The ad-funded mobile virtual network operator Blyk will cease to run its service and instead provide advertising technology to Orange, the companies announced on Monday.
A Blyk spokesperson told ZDNet UK on Tuesday that Blyk had decided to change its business model in order to increase revenue and scalability. "We don't have to carry the cost of network services [with the new model]," said the spokesperson. "The costs are lower and the revenue is higher."
The company launched as a completely ad-funded mobile virtual network operator (MVNO) in 2007, reselling Orange's services. Users received free calls and texts, up to a ceiling, in exchange for receiving advertisements. Currently, the Blyk service has approximately 200,000 users in the UK. The spokesperson said those users were "free to choose whether to use Orange or another operator" after the Blyk operation closes in August.
Blyk's spokesperson denied reports that its business model had failed, arguing that it can now "scale much faster" by providing advertising services to the operator.
Blyk will sell its technology services exclusively to Orange in the UK. Those will include user-management and advertising-sales technology, said the spokesperson. From the end of August the company will no longer be customer-facing.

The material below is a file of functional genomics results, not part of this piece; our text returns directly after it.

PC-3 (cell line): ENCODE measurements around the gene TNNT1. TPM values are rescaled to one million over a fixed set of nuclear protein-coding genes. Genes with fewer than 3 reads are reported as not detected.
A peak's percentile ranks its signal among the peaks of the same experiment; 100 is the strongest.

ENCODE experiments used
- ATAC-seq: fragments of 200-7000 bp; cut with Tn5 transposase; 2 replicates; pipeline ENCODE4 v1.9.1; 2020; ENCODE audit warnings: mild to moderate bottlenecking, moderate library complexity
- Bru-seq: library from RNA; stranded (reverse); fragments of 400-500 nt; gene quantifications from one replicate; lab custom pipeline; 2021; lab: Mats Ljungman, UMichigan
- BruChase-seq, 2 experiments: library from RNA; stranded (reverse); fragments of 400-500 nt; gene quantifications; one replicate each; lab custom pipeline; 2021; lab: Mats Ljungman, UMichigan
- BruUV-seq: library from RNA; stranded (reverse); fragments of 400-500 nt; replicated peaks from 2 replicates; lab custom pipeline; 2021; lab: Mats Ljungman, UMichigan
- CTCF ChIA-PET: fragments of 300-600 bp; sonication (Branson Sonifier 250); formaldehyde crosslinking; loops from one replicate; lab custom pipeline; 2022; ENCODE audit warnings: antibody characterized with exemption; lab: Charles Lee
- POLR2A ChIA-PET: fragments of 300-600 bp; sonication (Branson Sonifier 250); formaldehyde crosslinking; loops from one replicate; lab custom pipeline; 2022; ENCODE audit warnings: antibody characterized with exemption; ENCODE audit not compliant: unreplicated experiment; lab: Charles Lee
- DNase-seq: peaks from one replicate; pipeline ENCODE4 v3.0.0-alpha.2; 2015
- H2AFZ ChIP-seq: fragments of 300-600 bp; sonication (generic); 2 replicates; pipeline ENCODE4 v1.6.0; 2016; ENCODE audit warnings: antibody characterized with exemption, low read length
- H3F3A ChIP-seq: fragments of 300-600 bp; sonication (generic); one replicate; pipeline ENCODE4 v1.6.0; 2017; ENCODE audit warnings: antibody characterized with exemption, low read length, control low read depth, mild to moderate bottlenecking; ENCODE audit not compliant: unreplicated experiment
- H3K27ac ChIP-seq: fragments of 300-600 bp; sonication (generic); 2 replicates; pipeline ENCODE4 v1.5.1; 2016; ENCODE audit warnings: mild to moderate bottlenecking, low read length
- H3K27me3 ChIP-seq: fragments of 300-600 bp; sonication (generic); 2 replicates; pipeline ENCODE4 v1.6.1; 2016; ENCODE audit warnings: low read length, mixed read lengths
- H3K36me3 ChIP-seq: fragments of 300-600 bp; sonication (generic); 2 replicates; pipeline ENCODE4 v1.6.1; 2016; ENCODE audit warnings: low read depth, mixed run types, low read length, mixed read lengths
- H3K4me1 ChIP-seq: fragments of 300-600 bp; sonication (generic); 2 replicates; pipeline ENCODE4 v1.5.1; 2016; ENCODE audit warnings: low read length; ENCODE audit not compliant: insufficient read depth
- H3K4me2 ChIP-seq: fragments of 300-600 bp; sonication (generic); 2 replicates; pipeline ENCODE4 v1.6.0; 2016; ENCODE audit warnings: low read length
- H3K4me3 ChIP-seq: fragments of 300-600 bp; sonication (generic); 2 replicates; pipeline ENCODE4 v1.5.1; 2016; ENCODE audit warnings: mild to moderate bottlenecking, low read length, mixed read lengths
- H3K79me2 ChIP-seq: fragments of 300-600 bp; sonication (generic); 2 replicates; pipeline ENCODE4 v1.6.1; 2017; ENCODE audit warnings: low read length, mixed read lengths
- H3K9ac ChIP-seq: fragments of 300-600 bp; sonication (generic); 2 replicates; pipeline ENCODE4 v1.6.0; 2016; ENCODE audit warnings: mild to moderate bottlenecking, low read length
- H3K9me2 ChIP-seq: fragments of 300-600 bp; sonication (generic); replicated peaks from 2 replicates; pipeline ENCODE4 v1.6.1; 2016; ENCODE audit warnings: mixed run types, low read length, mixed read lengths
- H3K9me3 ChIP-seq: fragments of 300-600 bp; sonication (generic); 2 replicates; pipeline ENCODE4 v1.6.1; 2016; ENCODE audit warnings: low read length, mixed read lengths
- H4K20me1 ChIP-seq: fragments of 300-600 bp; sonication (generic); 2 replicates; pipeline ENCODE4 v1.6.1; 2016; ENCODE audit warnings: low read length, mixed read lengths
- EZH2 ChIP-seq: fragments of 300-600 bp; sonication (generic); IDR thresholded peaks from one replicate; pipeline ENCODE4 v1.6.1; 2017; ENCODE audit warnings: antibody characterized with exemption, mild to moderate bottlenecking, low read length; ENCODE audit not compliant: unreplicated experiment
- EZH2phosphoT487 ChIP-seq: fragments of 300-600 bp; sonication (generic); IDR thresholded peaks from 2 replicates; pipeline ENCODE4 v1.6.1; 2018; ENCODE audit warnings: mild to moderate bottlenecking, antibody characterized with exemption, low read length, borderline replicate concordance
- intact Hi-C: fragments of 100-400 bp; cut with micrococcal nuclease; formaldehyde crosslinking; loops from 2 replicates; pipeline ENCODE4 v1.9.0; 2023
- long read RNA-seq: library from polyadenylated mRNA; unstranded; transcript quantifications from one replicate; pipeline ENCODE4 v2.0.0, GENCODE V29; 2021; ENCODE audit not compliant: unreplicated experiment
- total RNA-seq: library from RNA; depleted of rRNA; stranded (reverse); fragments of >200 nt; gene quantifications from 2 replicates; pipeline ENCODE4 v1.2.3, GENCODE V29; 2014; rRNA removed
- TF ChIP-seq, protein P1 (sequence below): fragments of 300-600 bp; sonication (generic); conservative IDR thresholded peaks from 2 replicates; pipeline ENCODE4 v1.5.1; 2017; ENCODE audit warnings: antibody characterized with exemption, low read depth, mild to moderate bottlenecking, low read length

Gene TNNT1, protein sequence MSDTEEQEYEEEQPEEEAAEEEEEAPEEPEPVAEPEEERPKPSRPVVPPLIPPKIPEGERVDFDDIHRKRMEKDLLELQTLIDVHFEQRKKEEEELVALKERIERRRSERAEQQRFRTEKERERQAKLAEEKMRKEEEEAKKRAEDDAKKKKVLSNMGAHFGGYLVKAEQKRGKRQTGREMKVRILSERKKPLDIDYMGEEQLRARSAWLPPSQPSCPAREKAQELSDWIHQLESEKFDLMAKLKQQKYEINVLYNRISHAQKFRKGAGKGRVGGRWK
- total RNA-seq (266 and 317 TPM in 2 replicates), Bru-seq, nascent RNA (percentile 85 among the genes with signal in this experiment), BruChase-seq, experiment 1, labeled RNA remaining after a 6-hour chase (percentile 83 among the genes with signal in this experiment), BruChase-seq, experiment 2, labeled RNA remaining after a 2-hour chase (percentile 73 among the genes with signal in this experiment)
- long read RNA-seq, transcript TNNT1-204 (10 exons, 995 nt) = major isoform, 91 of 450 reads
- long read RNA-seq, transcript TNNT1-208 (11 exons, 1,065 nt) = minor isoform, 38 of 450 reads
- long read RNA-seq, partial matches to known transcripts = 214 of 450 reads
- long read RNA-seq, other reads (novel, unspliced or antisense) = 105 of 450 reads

Orange's spokesperson declined to give any in-depth details of how the Blyk technology would be used, saying such details would be made apparent "in due course". However, the spokesperson said that "Blyk's business model will be incorporated into Orange packages".
Some Blyk users greeted the news of the closing of the service with consternation.
"It would be nice if you could give a solid reason for shutting down, and personally it seems you may have been planning this for some time, as for some time now you haven't been taking any new customers or giving away any invitation codes," wrote one user in response to a blog post by Blyk co-founder Antti Öhrling on Monday.
Blyk gained new customers primarily through invitation. The company's spokesperson told ZDNet UK that the company had stopped sending out UK invitation codes in February, and that between December and February non-active members' services had been suspended.